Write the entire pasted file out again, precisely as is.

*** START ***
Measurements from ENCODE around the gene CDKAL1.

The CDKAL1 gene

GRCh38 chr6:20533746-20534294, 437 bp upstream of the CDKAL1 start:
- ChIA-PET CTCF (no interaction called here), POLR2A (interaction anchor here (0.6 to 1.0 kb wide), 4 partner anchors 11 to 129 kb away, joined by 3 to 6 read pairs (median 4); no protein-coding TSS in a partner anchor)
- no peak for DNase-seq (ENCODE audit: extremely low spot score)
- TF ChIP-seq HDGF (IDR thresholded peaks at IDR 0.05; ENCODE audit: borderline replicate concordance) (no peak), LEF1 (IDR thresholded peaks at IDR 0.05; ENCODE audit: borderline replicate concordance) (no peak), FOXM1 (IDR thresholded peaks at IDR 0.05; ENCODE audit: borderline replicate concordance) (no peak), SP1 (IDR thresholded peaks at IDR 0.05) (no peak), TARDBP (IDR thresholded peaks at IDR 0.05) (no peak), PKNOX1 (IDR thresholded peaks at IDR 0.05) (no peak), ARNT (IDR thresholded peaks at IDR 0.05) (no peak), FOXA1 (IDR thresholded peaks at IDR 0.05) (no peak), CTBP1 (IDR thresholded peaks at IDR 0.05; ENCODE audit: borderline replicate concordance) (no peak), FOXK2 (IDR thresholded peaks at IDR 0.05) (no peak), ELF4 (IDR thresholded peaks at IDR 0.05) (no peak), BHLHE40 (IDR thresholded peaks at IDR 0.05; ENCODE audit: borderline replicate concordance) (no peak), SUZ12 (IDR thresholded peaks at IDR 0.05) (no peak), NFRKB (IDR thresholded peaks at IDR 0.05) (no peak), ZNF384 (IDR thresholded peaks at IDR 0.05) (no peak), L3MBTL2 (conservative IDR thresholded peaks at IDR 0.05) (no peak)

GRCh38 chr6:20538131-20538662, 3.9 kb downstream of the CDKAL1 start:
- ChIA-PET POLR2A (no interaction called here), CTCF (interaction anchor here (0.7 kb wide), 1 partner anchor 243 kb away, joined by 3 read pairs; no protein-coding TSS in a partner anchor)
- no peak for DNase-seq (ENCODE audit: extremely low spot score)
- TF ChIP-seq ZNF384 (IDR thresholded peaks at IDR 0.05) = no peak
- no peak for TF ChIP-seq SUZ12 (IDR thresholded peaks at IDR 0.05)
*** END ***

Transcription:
Measurements from ENCODE around the gene CDKAL1.

The CDKAL1 gene

GRCh38 chr6:20533746-20534294, 437 bp upstream of the CDKAL1 start:
- ChIA-PET CTCF (no interaction called here), POLR2A (interaction anchor here (0.6 to 1.0 kb wide), 4 partner anchors 11 to 129 kb away, joined by 3 to 6 read pairs (median 4); no protein-coding TSS in a partner anchor)
- no peak for DNase-seq (ENCODE audit: extremely low spot score)
- TF ChIP-seq HDGF (IDR thresholded peaks at IDR 0.05; ENCODE audit: borderline replicate concordance) (no peak), LEF1 (IDR thresholded peaks at IDR 0.05; ENCODE audit: borderline replicate concordance) (no peak), FOXM1 (IDR thresholded peaks at IDR 0.05; ENCODE audit: borderline replicate concordance) (no peak), SP1 (IDR thresholded peaks at IDR 0.05) (no peak), TARDBP (IDR thresholded peaks at IDR 0.05) (no peak), PKNOX1 (IDR thresholded peaks at IDR 0.05) (no peak), ARNT (IDR thresholded peaks at IDR 0.05) (no peak), FOXA1 (IDR thresholded peaks at IDR 0.05) (no peak), CTBP1 (IDR thresholded peaks at IDR 0.05; ENCODE audit: borderline replicate concordance) (no peak), FOXK2 (IDR thresholded peaks at IDR 0.05) (no peak), ELF4 (IDR thresholded peaks at IDR 0.05) (no peak), BHLHE40 (IDR thresholded peaks at IDR 0.05; ENCODE audit: borderline replicate concordance) (no peak), SUZ12 (IDR thresholded peaks at IDR 0.05) (no peak), NFRKB (IDR thresholded peaks at IDR 0.05) (no peak), ZNF384 (IDR thresholded peaks at IDR 0.05) (no peak), L3MBTL2 (conservative IDR thresholded peaks at IDR 0.05) (no peak)

GRCh38 chr6:20538131-20538662, 3.9 kb downstream of the CDKAL1 start:
- ChIA-PET POLR2A (no interaction called here), CTCF (interaction anchor here (0.7 kb wide), 1 partner anchor 243 kb away, joined by 3 read pairs; no protein-coding TSS in a partner anchor)
- no peak for DNase-seq (ENCODE audit: extremely low spot score)
- TF ChIP-seq ZNF384 (IDR thresholded peaks at IDR 0.05) = no peak
- no peak for TF ChIP-seq SUZ12 (IDR thresholded peaks at IDR 0.05)